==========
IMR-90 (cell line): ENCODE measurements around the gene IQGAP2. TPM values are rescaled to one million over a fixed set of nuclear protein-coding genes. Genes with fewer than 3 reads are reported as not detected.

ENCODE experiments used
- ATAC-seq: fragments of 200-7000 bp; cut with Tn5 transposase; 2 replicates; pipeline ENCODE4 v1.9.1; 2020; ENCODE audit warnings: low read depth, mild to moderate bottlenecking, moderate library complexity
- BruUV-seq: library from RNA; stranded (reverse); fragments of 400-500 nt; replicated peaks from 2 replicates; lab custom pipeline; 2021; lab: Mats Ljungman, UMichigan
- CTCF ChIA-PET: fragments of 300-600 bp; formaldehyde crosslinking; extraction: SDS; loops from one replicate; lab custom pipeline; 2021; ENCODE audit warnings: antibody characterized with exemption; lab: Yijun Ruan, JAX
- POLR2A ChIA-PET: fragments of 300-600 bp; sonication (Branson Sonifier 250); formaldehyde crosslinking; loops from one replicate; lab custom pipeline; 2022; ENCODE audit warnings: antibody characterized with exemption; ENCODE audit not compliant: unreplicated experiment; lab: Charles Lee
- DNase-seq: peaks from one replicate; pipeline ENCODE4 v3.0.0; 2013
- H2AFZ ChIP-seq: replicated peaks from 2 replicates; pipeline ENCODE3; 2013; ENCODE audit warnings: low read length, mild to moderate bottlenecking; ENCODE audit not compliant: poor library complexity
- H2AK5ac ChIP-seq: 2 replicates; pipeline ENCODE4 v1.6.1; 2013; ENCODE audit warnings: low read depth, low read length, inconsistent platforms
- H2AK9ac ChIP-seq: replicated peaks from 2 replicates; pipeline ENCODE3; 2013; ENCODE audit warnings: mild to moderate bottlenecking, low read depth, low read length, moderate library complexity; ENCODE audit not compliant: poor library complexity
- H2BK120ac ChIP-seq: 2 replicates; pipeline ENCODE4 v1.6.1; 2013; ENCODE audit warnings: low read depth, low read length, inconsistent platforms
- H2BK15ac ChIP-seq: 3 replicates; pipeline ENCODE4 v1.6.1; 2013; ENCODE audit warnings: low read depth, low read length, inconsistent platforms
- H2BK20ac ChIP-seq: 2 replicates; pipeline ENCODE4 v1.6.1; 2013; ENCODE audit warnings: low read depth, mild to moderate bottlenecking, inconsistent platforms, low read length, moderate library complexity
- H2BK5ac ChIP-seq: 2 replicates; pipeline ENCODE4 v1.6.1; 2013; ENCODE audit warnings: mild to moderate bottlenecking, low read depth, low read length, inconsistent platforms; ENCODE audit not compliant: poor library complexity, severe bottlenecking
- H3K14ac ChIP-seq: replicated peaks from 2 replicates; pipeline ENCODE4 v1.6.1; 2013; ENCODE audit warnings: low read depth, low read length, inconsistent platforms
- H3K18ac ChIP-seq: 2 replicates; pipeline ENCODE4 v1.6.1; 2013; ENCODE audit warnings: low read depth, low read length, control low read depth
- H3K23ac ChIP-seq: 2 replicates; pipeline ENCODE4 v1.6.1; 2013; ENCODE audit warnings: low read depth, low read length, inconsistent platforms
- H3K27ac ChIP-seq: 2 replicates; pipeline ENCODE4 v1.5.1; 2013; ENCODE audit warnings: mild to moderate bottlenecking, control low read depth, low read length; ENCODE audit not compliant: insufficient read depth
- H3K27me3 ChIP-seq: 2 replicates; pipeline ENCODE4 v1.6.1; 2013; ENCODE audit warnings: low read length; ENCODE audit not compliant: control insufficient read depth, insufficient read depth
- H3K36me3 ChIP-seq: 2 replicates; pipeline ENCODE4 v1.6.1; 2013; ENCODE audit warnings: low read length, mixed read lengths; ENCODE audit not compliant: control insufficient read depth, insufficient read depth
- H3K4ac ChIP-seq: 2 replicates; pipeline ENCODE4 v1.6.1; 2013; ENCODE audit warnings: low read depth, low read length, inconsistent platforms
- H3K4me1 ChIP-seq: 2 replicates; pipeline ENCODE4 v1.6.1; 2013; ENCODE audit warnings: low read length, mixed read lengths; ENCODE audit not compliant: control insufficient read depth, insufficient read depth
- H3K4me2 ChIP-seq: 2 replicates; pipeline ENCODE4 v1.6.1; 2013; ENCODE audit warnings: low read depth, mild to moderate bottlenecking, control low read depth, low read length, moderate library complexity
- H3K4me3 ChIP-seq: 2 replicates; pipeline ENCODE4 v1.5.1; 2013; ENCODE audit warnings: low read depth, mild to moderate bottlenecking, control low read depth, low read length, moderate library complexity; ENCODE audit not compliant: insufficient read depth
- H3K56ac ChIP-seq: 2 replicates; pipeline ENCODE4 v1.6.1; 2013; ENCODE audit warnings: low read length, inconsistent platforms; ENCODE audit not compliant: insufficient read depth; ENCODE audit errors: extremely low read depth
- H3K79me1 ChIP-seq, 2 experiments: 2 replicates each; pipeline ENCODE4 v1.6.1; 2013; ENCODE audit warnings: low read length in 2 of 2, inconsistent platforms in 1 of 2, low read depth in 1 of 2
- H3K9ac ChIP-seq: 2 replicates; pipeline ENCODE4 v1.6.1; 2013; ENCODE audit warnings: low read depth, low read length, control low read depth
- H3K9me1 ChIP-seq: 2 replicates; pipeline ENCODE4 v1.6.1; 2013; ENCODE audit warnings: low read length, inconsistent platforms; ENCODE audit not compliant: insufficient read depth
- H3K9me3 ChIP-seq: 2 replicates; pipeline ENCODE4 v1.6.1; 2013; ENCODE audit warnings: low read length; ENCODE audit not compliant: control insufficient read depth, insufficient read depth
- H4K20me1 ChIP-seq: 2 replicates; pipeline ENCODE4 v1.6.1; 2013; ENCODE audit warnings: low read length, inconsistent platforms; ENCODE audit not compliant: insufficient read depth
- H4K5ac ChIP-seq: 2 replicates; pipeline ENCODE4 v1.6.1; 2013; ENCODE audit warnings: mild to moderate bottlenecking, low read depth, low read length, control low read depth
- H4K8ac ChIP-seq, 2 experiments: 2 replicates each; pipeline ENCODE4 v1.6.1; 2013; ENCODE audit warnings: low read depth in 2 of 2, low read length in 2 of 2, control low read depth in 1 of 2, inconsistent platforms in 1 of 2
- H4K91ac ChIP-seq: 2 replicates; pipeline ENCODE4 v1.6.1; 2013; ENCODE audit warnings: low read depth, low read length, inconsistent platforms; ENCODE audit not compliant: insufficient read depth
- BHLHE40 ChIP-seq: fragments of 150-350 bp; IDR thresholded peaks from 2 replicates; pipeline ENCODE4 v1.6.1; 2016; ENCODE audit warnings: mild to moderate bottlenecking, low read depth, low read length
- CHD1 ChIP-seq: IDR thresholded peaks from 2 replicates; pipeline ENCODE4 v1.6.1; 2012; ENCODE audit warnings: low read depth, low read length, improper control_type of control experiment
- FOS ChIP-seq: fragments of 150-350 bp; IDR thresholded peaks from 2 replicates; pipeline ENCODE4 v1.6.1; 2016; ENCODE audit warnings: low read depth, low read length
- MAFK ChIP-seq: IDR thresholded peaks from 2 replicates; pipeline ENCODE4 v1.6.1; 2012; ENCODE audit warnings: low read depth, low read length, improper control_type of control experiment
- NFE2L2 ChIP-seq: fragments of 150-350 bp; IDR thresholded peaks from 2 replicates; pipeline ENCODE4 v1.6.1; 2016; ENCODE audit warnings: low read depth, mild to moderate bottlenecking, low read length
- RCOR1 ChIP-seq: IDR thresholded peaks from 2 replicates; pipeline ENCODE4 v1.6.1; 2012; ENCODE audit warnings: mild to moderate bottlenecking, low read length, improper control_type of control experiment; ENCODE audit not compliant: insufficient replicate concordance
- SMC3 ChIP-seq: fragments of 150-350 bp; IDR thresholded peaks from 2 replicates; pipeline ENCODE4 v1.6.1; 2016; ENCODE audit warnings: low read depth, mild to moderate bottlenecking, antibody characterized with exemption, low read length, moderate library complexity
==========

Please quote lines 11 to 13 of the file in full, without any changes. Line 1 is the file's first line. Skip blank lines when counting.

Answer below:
- H2BK120ac ChIP-seq: 2 replicates; pipeline ENCODE4 v1.6.1; 2013; ENCODE audit warnings: low read depth, low read length, inconsistent platforms
- H2BK15ac ChIP-seq: 3 replicates; pipeline ENCODE4 v1.6.1; 2013; ENCODE audit warnings: low read depth, low read length, inconsistent platforms
- H2BK20ac ChIP-seq: 2 replicates; pipeline ENCODE4 v1.6.1; 2013; ENCODE audit warnings: low read depth, mild to moderate bottlenecking, inconsistent platforms, low read length, moderate library complexity